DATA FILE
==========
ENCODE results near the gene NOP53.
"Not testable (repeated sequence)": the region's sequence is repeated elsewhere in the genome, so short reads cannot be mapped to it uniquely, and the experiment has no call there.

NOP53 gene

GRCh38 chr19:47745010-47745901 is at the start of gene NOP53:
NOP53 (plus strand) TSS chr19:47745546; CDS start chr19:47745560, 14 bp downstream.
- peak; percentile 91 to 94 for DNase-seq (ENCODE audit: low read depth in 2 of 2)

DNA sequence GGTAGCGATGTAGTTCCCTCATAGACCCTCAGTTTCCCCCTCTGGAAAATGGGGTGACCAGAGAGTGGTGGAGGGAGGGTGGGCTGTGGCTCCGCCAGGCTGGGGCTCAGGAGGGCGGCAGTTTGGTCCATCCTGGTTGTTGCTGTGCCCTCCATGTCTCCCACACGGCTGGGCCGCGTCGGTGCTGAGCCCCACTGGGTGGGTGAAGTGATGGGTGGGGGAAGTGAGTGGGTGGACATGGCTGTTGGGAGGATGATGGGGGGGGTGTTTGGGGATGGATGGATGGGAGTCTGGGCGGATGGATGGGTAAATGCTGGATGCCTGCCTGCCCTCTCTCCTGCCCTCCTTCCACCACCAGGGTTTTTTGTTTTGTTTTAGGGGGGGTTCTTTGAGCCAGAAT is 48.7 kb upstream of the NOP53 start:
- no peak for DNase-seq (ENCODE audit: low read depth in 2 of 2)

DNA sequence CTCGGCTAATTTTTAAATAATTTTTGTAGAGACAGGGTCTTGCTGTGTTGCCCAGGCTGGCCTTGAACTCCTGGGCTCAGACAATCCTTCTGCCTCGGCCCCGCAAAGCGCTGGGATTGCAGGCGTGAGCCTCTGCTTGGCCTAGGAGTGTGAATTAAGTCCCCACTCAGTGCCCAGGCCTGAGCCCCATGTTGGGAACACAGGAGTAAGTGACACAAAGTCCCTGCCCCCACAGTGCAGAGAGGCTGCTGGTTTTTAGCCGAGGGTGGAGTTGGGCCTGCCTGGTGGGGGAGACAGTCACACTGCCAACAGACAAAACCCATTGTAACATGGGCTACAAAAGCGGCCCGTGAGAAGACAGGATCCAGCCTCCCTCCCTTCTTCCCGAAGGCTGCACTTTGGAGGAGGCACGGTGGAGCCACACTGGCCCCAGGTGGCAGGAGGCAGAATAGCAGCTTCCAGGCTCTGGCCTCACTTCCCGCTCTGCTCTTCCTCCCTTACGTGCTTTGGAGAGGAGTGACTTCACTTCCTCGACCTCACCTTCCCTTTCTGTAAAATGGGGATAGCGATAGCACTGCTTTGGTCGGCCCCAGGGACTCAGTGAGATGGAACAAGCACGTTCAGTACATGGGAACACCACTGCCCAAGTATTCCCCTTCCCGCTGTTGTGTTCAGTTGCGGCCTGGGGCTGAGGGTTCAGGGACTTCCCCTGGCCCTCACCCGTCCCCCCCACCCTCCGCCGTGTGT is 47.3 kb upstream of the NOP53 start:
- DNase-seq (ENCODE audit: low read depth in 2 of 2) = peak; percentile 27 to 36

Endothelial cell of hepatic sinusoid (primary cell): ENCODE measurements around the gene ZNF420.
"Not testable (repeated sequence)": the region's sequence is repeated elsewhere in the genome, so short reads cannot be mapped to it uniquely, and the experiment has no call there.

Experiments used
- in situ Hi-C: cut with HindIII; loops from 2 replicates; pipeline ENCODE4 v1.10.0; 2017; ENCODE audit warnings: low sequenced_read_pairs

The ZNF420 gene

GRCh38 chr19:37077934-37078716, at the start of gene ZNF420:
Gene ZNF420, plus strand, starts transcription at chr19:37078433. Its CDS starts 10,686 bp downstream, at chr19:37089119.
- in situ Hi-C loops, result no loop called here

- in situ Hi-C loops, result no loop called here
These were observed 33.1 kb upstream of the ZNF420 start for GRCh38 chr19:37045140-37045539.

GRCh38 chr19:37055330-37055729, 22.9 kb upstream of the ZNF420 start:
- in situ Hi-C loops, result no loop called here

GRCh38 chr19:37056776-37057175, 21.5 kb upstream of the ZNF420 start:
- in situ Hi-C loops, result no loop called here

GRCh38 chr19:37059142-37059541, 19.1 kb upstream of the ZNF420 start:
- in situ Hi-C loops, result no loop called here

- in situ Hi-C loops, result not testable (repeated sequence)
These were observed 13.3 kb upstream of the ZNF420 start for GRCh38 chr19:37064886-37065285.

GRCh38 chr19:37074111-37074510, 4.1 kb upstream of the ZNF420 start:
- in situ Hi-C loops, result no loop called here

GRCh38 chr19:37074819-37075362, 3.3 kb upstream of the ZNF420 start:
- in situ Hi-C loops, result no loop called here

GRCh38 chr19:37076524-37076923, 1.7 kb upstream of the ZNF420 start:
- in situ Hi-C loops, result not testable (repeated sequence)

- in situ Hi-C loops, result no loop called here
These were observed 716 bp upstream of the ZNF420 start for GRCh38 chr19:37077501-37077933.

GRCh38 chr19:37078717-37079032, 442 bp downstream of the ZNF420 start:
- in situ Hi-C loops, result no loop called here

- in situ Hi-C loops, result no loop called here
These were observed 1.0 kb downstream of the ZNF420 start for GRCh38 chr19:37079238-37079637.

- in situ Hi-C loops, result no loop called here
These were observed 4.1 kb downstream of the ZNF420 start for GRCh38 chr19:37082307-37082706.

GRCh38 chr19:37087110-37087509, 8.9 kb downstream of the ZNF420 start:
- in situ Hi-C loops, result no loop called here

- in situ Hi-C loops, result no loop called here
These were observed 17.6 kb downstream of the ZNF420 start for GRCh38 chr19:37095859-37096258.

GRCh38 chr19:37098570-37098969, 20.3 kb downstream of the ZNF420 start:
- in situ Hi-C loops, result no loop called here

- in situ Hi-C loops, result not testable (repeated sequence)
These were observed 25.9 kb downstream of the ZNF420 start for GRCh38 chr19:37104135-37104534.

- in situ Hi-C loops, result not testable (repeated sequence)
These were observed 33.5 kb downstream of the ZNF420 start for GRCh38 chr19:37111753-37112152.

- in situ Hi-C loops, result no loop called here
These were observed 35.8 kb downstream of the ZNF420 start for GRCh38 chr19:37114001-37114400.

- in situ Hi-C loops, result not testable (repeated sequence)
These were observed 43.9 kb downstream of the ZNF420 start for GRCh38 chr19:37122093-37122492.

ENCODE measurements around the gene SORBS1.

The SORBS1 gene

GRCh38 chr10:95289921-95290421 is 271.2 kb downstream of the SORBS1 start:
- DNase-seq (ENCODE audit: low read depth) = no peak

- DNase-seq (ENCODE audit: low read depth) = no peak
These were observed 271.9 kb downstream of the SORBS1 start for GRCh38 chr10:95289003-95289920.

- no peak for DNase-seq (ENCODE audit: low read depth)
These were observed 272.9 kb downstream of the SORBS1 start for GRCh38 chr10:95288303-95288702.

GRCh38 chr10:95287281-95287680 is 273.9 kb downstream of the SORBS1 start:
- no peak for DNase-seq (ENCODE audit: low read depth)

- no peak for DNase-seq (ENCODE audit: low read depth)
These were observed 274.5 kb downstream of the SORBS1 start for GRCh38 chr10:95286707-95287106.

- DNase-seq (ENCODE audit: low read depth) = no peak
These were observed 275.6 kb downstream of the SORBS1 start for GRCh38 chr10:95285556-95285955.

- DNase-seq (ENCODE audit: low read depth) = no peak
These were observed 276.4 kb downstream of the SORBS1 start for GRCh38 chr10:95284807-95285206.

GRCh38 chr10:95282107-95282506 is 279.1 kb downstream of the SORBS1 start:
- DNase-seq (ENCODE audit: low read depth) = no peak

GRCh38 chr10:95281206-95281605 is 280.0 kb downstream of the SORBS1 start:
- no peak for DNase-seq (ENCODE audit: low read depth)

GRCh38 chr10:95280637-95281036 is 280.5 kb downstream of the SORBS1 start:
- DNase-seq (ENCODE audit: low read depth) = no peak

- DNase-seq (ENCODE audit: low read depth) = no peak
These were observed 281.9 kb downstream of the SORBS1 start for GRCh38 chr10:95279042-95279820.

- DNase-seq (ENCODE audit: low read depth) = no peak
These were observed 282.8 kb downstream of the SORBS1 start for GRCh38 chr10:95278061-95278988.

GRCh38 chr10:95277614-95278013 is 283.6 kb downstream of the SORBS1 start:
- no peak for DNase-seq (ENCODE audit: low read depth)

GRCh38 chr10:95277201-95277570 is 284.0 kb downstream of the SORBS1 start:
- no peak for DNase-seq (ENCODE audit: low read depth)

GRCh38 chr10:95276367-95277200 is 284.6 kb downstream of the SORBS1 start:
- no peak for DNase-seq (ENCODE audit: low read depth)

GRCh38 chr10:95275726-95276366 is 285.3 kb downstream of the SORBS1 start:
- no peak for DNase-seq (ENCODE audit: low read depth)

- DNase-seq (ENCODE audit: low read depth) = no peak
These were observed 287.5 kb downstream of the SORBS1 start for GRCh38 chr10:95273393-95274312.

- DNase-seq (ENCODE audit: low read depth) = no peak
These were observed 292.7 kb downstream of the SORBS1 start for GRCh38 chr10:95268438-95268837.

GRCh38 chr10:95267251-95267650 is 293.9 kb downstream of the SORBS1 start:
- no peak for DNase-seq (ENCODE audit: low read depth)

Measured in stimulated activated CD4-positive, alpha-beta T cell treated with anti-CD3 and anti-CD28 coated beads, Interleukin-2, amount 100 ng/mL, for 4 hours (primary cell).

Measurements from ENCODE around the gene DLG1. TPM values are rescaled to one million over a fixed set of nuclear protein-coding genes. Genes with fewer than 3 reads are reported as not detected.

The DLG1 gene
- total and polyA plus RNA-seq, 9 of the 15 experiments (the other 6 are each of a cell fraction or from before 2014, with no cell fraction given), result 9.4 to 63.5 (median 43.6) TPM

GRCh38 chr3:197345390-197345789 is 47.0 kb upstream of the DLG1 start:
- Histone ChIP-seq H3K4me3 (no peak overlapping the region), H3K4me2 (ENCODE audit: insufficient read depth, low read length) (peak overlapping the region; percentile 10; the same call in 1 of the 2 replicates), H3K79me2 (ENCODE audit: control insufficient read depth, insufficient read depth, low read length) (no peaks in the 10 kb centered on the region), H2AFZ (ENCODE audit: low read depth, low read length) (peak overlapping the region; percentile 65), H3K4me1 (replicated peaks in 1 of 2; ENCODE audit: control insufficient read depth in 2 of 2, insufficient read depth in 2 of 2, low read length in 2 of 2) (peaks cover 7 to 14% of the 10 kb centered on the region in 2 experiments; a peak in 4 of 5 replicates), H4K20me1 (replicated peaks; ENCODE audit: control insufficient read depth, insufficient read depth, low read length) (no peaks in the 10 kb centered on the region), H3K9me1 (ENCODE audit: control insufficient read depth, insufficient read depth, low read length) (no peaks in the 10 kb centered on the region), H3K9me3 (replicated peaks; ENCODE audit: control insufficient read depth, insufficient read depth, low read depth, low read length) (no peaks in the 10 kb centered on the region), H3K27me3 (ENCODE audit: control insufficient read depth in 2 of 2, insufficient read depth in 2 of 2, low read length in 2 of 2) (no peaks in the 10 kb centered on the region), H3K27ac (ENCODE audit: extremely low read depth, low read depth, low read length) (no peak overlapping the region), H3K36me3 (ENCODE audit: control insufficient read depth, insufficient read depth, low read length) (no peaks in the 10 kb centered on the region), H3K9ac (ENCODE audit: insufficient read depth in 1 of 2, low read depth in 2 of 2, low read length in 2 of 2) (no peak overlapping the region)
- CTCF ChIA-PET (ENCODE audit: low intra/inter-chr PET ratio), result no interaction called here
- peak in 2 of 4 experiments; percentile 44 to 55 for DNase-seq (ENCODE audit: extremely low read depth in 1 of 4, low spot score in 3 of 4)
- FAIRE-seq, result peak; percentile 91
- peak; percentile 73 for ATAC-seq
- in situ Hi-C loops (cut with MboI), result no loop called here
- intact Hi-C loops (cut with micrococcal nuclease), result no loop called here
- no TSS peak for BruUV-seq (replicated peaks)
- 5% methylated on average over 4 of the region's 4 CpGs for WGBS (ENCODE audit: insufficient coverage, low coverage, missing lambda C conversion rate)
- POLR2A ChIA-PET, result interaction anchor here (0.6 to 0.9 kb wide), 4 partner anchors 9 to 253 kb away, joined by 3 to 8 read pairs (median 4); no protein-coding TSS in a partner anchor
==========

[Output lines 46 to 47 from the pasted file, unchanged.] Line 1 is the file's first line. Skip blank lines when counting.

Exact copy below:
These were observed 17.6 kb downstream of the ZNF420 start for GRCh38 chr19:37095859-37096258.

GRCh38 chr19:37098570-37098969, 20.3 kb downstream of the ZNF420 start: